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26 Nov 2012 When Is Facebook Activity “Solicitation?”

Employers who have restrictive covenants with employees likely are familiar with non-solicitation agreements, where employees agree not to “solicit” the employer’s customers or other business associates after the employment relationship terminates. After an employee leaves and questions are raised about whether the employee is violating his or her contractual obligations to the now-former employer, often there is a question as to when communication and contact with customers becomes prohibited solicitation. A Massachusetts court’s decision in the recent case, Invidia LLC v. DiFonzo 2012 WL 5576406…

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21 Nov 2012 They Know They Have It Too Good

As we reported earlier this week, federal government over pays its employees compared to the private sector by anywhere from 15-59% in wages (depending upon how you do the calculations) and by 44% when it comes to benefits. Using these figures, bringing the $200 billion the government spends on civilian employee compensation in line with the private sector could save the government hundreds of billions of dollars over 10 years — before cutting any programs or entitlements. Now realizing that their largely unnoticed government largess…

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21 Nov 2012 Hand it Over: Federal Judge Orders Plaintiffs in Discrimination Lawsuit to Produce Cell Phones and Facebook Account Passwords

Plaintiffs in an employment discrimination lawsuit brought by the Equal Employment Opportunity Commission (“EEOC”) recently were ordered to hand over their cell phones and Facebook account passwords for in camera (i.e. private) inspection by a federal Magistrate Judge. In this case, the EEOC brought suit alleging the defendant employer had subjected a class of female employees to sexual harassment and retaliation. During the course of discovery, the employer moved to compel the production of various text messages and social media posts. According to the Magistrate…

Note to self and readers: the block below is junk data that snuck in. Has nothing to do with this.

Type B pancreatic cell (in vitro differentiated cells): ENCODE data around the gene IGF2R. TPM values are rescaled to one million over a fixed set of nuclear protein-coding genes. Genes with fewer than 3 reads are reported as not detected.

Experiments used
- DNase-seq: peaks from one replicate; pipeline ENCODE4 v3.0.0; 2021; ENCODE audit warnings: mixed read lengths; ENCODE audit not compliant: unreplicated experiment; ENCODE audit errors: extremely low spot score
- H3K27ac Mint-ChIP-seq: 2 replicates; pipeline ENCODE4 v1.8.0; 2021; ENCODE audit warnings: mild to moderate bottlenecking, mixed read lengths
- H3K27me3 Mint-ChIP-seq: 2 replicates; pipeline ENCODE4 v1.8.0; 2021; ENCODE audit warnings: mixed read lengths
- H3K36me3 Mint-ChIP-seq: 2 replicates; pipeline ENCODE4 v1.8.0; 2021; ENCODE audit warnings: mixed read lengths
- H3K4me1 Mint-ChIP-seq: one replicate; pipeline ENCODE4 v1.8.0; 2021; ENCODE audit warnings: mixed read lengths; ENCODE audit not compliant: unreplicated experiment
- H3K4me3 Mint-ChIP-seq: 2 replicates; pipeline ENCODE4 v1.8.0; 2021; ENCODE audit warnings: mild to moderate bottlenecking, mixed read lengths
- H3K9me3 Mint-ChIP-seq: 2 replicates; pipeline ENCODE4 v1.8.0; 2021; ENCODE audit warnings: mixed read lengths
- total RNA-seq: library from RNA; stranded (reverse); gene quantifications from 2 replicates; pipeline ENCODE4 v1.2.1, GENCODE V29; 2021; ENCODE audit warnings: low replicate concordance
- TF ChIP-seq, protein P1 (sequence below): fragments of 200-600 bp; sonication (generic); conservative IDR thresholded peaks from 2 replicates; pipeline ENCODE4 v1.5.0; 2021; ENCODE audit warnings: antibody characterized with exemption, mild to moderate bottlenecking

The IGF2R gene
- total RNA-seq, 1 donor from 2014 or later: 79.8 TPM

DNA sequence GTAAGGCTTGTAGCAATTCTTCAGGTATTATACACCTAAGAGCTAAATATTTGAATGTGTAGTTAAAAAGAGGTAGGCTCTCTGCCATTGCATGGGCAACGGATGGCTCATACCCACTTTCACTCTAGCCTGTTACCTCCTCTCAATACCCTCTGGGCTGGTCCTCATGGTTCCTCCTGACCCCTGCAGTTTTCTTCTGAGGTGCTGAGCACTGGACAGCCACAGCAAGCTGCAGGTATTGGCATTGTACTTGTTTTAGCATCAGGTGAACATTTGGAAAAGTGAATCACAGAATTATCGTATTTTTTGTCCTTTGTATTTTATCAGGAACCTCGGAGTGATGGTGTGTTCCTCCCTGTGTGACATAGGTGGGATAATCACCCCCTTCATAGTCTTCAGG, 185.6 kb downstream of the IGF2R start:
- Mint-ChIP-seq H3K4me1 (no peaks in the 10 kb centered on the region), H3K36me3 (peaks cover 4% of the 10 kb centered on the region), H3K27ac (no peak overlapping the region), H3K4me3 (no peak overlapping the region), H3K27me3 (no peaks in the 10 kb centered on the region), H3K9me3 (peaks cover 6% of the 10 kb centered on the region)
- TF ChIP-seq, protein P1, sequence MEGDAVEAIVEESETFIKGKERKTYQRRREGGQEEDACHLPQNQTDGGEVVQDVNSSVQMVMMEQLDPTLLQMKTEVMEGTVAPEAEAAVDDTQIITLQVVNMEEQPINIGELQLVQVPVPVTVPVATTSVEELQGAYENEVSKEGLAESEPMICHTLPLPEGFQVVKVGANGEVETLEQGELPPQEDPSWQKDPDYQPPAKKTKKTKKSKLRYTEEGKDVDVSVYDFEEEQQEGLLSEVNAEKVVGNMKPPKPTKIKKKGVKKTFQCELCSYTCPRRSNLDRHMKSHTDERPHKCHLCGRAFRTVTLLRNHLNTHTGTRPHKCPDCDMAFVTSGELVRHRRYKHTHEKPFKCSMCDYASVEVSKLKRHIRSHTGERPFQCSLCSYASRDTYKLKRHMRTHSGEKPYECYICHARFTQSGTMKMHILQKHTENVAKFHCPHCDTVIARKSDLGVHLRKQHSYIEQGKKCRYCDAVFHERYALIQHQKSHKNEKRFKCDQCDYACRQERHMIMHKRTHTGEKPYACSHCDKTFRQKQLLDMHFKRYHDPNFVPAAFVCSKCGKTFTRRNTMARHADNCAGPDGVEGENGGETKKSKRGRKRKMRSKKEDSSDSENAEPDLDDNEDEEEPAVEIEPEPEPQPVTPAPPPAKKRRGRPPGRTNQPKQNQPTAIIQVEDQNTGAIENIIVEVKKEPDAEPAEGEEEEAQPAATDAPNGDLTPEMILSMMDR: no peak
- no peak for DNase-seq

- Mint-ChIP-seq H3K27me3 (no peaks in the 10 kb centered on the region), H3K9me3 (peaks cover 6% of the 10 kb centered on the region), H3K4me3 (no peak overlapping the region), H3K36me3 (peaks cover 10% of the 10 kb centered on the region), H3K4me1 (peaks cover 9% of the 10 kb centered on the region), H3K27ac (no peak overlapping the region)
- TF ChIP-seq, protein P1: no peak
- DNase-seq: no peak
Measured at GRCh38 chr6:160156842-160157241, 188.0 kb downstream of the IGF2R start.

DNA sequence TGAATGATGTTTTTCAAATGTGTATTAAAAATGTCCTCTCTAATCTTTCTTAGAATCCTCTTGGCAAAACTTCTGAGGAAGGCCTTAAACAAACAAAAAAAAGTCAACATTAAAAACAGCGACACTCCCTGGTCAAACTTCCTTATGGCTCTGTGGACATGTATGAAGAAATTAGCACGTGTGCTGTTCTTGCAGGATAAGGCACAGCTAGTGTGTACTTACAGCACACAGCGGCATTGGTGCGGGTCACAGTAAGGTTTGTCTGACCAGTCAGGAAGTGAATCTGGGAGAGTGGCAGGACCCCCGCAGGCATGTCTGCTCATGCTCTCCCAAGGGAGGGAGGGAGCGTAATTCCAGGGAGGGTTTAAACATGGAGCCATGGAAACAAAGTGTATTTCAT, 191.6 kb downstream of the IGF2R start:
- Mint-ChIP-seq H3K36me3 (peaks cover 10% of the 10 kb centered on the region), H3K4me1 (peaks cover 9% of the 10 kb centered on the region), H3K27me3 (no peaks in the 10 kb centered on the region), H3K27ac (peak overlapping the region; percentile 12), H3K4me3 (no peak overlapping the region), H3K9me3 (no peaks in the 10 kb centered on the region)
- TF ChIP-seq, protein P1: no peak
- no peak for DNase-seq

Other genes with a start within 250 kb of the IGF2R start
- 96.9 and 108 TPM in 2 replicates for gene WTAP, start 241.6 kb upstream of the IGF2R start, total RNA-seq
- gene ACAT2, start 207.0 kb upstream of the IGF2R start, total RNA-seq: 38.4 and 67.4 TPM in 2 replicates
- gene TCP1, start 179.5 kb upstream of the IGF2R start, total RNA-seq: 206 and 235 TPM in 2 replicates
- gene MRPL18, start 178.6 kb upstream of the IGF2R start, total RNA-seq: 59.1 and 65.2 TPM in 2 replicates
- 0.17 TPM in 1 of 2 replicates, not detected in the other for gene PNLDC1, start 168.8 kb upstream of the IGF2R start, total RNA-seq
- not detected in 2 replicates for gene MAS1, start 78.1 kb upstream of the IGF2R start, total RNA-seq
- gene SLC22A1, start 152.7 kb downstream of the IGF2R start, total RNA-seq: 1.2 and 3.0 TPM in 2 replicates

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19 Nov 2012 Overpaying Our Way Over The Edge of The Fiscal Cliff

While the debate about the fiscal cliff has been about what services to eliminate and how much to raise taxes, ignored almost entirely is the fact that the government grossly overpays for the services it buys. According to the most recent data from the Bureau of Labor Statistics, the median salary for a federal government employee (including the Post Office) was $70,100 per year. For all private sector workers, that number was $43,980. That is, federal government employees are paid 59.4 percent more in salary…

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16 Nov 2012 En Banc Sixth Circuit Strikes Down Portions of Michigan’s Constitutional Amendment on Affirmative Action

Yesterday (Nov. 15, 2012), the United States Court of Appeals for the Sixth Circuit, sitting en banc, voted 8 to 7 to strike down portions of the amendment to Michigan’s constitution that barred the use of affirmative action in the admissions to public colleges and universities. The copy of the decision can be found here. In 2006, Michigan voters passed a referendum known as Proposal 2, which amended the Michigan Constitution to bar discrimination, as well as preferential treatment, toward “any individual or group on…